Who Lost: A Biased Media, Pundits, Pollsters, Political Parties, Warmongers, the Corporatocracy, Pay-to-Play Grifters, Neoliberals

Sometimes who lost is more important than who won. Let’s review who lost the election:

1. Let’s start with the Corporatocracy, which expected to once again wield unlimited influence by funding political campaigns with millions of dollars in contributions and speaking fees.

2. A biased mainstream media. My mom-in-law was watching CBS all night, so that’s what we watched. All the pundits/anchors spoke in the hushed tones of a funeral. For two hours, the only images of campaign workers shown were the sad faces of Clinton supporters; not one image of jubilant Trump supporters was broadcast until Trump gave his acceptance speech.

When one of the talking heads noted that Hillary never generated the enthusiasm of the Sanders or Trump campaigns, his comment was followed by a stony silence. That he had given voice to a self-evident truth was not welcome.

3. Mainstream punditry: they got it wrong from the start and remained close-minded and arrogant in their postured superiority.

The punditry applied a double standard to Trump and Hillary. Trump’s speeches and ethically questionable history were judged by moral standards, and he was declared unfit.

Hillary’s actions, on the other hand, were judged by strictly legalistic standards: well, you can’t indict her, so she’s fit for office.

Dear punditry: you can’t use double standards to promote your biases and retain any shred of credibility.

4. Pollsters. Having rigged the polls via over-sampling and under-sampling, they were laughably wrong. Here is a typical headline from election night, from the New York Times: Trump Takes Florida, Closing In on a Stunning Upset.

Only the pollsters and the MSM were stunned.

5. Political parties. As my friend G.F.B. observed, both parties ran 20th century campaigns in the 21st century. Both parties lost for this reason; both are hopelessly out of touch with a rapidly changing America.

Democrats upset with losing should look at their party’s system of Super-Delegates that squelched Bernie Sander’s bid.

6. Warmongers. Many Americans are sick and tired of interventionist, globalist warmongering. The only possible way they could register their opposition to warmongering was to vote for Trump.

7. Pay-to-Play Grifters. Let the investigations, indictments, prosecutions and convictions begin as soon as Trump is sworn in.

8. Neoliberals. Globalization boils down to freeing mobile capital to rove the globe for opportunities to strip-mine cheap resources, assets and labor and then move on, leaving ruined communities behind.

9. Bonus loser: Fake Progressives. Fake Progressives are perfectly fine with soaring inequality and corrupt governance, as long as everyone’s public utterances are politically correct. So the oppressor class is acceptable as long as they speak respectfully while stepping on your neck.

Real Progressives see jobs and community as solutions, not welfare and central planning. Real Progressives see the eradication of warmongering Imperial pretensions and corrupt pay-to-play grifting as the essential projects of liberty and democracy.

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  • diogenes

    One benefit is the demonstration provided by the wholly-Wall Street owned Democratic Party machine in crushing a Bernie Sanders nomination when it was apparent that he was FAR the stronger candidate — the demonstration that the Democratic Party is a toxic fraud.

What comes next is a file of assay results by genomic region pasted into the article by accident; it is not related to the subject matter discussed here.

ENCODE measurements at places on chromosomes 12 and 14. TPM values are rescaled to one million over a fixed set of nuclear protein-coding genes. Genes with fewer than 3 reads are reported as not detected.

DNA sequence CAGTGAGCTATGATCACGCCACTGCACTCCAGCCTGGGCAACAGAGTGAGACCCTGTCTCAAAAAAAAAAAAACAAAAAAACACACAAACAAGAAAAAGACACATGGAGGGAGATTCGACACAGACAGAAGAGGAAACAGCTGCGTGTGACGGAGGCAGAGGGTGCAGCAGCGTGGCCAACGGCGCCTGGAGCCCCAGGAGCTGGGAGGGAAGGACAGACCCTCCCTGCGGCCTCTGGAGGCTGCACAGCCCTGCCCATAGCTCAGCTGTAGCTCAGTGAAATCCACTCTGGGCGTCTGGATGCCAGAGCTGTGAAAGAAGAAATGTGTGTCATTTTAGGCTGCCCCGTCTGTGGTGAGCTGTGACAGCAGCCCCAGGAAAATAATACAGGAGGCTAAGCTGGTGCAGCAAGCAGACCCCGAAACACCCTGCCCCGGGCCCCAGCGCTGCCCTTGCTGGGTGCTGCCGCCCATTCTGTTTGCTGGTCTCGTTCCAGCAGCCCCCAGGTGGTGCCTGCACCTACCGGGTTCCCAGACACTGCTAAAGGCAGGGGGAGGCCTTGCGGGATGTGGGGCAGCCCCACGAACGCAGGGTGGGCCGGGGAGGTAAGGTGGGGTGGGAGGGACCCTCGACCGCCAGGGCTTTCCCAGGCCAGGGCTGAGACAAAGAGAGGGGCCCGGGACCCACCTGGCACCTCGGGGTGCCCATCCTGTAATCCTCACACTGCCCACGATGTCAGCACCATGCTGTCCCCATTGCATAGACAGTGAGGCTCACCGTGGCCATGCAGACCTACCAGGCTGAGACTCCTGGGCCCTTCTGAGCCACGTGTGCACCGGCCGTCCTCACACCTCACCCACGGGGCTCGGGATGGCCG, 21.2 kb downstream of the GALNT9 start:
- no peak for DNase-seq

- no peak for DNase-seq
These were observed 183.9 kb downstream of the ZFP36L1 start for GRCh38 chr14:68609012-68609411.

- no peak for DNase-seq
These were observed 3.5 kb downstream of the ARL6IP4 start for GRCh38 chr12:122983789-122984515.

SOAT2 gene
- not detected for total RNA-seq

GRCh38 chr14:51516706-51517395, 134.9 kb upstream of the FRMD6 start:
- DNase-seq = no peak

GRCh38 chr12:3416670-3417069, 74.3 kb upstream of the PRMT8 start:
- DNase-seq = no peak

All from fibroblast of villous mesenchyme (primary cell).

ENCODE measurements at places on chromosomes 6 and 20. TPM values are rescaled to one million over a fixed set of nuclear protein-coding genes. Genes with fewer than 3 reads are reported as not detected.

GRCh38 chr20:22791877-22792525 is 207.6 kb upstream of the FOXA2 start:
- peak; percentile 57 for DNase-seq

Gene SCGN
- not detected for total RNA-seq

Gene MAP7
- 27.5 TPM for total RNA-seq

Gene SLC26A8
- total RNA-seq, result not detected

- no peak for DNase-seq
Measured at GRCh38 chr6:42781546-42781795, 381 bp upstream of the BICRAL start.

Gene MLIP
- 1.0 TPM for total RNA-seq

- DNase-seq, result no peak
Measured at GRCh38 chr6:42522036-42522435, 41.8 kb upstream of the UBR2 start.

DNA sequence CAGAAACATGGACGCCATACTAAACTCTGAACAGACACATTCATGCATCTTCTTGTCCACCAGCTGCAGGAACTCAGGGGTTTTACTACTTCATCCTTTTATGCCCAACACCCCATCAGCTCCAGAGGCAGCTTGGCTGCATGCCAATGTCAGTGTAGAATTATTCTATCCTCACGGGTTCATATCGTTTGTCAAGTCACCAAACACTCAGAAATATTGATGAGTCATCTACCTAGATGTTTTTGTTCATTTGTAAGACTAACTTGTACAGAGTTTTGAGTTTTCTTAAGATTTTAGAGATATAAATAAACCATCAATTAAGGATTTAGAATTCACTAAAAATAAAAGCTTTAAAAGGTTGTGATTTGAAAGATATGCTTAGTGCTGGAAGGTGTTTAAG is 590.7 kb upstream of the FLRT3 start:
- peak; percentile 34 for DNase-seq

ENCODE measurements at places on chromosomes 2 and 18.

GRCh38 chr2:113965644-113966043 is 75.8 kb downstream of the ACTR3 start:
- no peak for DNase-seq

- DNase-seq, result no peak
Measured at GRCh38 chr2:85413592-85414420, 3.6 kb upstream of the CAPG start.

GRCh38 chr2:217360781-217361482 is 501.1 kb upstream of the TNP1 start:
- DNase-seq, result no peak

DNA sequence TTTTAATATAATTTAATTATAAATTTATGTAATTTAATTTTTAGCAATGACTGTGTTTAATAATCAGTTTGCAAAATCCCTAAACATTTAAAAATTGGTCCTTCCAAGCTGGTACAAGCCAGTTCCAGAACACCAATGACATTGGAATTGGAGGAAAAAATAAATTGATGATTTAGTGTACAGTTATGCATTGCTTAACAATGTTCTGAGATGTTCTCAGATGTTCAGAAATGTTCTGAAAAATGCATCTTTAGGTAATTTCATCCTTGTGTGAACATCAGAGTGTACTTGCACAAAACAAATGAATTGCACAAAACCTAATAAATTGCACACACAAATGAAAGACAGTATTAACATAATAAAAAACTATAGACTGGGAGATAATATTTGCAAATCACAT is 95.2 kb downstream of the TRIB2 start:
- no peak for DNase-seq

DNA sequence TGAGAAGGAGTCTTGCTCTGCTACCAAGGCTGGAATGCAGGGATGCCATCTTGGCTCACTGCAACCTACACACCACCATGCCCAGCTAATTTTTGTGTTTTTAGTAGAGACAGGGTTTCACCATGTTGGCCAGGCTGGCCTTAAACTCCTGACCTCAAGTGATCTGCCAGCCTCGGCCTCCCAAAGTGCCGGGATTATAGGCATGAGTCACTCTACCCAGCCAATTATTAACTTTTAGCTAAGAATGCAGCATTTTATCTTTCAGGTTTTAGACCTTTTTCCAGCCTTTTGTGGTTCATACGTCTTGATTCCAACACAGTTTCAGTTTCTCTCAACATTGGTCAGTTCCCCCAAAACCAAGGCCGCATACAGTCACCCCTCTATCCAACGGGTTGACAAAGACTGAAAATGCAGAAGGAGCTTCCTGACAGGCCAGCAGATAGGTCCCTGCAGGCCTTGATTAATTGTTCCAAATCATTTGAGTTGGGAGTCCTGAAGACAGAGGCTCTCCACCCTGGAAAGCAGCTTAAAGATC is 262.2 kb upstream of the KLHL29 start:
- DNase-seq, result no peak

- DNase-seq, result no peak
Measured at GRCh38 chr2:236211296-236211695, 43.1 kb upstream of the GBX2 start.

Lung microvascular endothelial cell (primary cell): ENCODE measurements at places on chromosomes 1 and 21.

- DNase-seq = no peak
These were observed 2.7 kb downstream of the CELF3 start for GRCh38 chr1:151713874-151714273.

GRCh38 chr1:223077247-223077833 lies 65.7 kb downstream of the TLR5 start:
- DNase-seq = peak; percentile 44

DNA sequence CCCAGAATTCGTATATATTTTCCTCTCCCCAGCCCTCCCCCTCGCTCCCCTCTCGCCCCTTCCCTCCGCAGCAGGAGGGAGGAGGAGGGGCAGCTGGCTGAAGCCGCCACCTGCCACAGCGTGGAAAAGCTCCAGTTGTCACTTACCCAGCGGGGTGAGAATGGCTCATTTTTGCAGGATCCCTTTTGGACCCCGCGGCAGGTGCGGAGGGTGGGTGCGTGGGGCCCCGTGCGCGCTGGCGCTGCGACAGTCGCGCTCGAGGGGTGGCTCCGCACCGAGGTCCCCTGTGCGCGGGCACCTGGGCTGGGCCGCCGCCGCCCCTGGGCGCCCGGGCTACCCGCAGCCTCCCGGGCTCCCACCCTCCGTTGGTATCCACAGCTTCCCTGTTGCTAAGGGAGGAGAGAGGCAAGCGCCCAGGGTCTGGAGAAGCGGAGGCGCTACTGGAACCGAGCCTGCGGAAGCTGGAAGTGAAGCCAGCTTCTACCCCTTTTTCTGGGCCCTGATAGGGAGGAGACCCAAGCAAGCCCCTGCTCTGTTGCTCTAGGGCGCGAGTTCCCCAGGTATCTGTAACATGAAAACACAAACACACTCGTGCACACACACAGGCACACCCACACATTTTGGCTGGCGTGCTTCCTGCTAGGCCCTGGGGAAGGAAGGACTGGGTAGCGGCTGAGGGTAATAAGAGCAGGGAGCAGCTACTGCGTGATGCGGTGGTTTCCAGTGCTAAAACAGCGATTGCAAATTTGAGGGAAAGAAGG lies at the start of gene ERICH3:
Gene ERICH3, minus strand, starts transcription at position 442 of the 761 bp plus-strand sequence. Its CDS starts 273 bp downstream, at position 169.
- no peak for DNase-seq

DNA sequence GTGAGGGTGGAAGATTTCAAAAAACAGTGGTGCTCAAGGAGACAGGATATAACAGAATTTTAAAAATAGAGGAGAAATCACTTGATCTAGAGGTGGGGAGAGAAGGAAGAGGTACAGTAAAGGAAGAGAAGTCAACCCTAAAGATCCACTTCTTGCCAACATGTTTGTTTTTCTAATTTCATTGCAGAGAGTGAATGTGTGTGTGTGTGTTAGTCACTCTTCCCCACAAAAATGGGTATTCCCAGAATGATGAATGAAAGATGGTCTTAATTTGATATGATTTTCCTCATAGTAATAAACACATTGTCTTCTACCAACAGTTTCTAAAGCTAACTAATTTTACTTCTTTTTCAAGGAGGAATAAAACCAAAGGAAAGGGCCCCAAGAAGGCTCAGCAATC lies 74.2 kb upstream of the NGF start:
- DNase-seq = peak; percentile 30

• slorter

    Hopefully those things sighted will see the dustbin quickly! The future going to be an interesting ride hopefully a beneficial one for the planet and all the creatures that inhabit its surface!

  • Tannenhouser

    The American people lost. Nothings changed it’s business as usual. I repeat NOTHING will or has changed. Trumps choice for VP proves it. Just wait till his fills the spots in his administration. Say hello to the new boss …….same as the old boss. The minority (ghetto) vote was courted and then abandoned by Obama, now the middle America (white trash) vote has been successfully courted, and will soon be abandoned, like soiled undoes. That supposed ‘alternative’ media like this is spewing this ‘we’, win garbage is proof again that …….everybody knows the dice are loaded, What a disgrace. The best thing to come from this election is the knowledge that the WHOLE damn thing is ‘establishment’ even ‘anti-establishment’ like this page and others. Good luck to those who are paying attention, you are on your own.

    • Zap

      Agree……what we are now all supposed to put the Obama brand Kool Aid down, take a big drink of Trump brand Kool Aid and sing la la la? Until people learn the central bankers and their “think tanks” most notably the CFR are really running both parties and the entire government , media, academic show, nothing will change.
      Trumps already talking about CFR president Richard Haas and Steve Mnuchin of Soros Management LLC for his cabinet.

  • diogenes

    “After 1895 the political and social problems which confronted the people of

    the United States were no longer sectional. These … related first to the

    astonishing growth of material prosperity and the distribution of wealth;

    and second … to a strong and rapid drift toward something like State

    Socialism [i.e. public control of finance and corporations]…. At the

    beginning of the McKinley adminstration the country reached a pitch of

    material well-being such as had never before been known. It was not,

    however, so much the growth of wealth as the manner of its distribution

    which now beame significant — not the riches of the nation, but the riches

    of individuals. Until 1860-65, the national wealth had been widely